How to spot goat plague, which is also known as peste des petits ruminants, what to do if you suspect it and measures to prevent its spread.
Goat plague affects goats. It can also affect sheep.
It doesn’t affect humans.
The disease has never been recorded in Great Britain.
Goat plague is a notifiable disease. That means if you suspect it you must tell the Animal and Plant Health Agency (APHA) immediately. Failure to do so is an offence.
How to spot goat plague
Signs of infection may include:
- discharge from the eyes and nose, which can form a crust, making breathing difficult and forcing eyes shut
- very bad smelling breath
Most sheep and goats that show signs of the disease will die.
Cattle and pigs can also be infected, but do not show signs of disease.
How goat plague is spread
The goat plague virus is excreted in bodily fluids of infected animals especially:
- mucus from the nose
It is spread by close contact, and especially by airborne droplets of the virus.
Preventing and controlling goat plague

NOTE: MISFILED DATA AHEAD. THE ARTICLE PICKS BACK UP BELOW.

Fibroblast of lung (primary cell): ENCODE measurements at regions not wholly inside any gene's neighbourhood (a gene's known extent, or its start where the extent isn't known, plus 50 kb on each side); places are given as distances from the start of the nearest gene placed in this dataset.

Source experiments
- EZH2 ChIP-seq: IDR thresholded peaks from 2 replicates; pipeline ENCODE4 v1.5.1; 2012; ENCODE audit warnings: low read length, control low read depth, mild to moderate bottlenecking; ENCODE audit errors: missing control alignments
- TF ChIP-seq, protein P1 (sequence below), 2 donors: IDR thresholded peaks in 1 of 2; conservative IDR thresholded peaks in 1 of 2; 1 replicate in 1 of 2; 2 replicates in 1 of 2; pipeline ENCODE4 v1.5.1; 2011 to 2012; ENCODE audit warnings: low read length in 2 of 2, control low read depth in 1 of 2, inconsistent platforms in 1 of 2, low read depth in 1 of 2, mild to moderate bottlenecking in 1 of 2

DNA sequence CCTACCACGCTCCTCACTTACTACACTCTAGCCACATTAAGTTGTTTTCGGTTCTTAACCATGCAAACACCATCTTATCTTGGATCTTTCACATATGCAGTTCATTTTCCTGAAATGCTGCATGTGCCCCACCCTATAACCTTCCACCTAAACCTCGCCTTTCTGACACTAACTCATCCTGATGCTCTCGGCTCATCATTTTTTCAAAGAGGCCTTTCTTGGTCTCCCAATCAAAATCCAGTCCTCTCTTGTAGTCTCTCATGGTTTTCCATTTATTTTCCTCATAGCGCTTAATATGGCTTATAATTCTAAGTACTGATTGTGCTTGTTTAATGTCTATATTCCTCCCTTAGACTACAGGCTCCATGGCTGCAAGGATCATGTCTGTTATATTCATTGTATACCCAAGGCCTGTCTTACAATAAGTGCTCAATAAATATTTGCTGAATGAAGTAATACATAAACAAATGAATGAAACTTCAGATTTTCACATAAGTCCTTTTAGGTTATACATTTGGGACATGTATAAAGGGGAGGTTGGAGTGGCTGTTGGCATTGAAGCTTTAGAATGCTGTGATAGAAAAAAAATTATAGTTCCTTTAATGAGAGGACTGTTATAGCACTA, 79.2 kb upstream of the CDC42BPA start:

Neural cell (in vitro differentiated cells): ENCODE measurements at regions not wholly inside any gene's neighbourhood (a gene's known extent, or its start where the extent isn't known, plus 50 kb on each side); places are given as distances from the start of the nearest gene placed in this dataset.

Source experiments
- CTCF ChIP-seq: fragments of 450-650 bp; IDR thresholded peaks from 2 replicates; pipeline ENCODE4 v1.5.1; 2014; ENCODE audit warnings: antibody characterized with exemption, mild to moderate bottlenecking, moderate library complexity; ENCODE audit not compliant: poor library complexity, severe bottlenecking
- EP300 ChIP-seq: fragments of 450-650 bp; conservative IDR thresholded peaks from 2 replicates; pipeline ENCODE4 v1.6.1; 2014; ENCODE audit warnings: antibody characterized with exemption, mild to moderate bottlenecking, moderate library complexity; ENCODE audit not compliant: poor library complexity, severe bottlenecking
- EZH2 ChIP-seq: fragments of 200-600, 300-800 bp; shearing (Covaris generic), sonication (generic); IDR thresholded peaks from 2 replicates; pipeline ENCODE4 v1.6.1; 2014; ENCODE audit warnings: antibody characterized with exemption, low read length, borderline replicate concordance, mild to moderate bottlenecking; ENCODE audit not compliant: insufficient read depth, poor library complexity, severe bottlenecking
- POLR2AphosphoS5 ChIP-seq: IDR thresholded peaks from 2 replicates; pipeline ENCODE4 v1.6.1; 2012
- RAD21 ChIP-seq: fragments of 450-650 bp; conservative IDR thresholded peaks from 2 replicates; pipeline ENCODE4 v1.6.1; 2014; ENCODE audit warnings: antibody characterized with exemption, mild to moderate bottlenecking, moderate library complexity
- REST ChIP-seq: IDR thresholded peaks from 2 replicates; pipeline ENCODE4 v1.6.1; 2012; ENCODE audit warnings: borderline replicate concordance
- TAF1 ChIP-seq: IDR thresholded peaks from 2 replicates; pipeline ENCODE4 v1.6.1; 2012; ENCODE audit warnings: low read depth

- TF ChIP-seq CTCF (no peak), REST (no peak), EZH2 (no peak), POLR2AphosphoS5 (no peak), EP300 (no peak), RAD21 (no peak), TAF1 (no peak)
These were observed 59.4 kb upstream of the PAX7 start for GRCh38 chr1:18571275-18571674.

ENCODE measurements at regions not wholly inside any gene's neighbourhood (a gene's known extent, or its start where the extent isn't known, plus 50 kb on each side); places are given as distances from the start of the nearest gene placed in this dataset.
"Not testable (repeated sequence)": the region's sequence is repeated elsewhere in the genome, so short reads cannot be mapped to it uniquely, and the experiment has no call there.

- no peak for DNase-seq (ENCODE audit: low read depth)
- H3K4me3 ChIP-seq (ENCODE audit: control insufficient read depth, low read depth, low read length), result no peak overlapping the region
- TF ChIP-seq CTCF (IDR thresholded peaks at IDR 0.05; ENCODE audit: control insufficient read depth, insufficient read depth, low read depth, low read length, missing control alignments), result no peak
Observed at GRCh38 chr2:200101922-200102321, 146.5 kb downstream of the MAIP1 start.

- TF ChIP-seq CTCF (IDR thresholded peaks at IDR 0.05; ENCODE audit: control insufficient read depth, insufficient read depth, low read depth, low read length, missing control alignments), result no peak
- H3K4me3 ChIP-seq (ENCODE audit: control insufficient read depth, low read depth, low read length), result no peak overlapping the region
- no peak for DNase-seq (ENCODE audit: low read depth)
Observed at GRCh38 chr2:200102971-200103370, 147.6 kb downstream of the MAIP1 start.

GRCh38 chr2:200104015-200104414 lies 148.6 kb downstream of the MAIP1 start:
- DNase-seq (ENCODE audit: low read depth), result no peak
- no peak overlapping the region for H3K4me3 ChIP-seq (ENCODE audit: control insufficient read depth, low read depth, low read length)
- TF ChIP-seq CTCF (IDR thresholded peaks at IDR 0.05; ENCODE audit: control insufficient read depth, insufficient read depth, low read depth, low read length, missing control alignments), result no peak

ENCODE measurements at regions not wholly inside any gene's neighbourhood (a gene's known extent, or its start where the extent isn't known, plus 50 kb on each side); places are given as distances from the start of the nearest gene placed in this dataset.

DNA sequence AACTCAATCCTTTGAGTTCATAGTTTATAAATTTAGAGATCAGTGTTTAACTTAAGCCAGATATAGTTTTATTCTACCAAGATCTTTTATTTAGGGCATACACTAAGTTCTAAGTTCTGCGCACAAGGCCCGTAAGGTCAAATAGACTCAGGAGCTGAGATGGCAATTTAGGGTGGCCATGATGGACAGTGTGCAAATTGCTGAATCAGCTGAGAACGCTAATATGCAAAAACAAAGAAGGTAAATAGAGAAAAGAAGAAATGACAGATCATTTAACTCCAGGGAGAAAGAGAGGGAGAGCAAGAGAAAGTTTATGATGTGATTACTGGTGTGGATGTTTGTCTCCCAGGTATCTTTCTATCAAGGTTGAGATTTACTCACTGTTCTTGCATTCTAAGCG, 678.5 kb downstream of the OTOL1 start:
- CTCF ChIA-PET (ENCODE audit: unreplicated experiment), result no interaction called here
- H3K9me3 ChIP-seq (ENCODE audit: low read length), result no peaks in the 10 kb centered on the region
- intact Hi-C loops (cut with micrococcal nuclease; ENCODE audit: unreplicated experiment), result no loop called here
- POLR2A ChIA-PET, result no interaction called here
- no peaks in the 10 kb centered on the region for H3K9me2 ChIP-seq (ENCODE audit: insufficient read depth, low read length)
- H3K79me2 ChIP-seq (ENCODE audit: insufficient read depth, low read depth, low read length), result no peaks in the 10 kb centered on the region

You can help prevent disease by practising strict biosecurity on your premises.
If you report suspicion of goat plague APHA vets will investigate.
If the disease is confirmed the outbreak will be controlled in line with the contingency plan for exotic notifiable diseases.
Further information on prevention and control
Legislation relating to goat plague
Goat plague is covered by the Specified Diseases (Notification and Slaughter) Order 1992 and the Specified Diseases (Notification) Order 1996.
Goat plague is also covered by EU Council Directive 92/119.
In both UK and EU legislation the disease is referred to as peste des petits ruminants, not goat plague.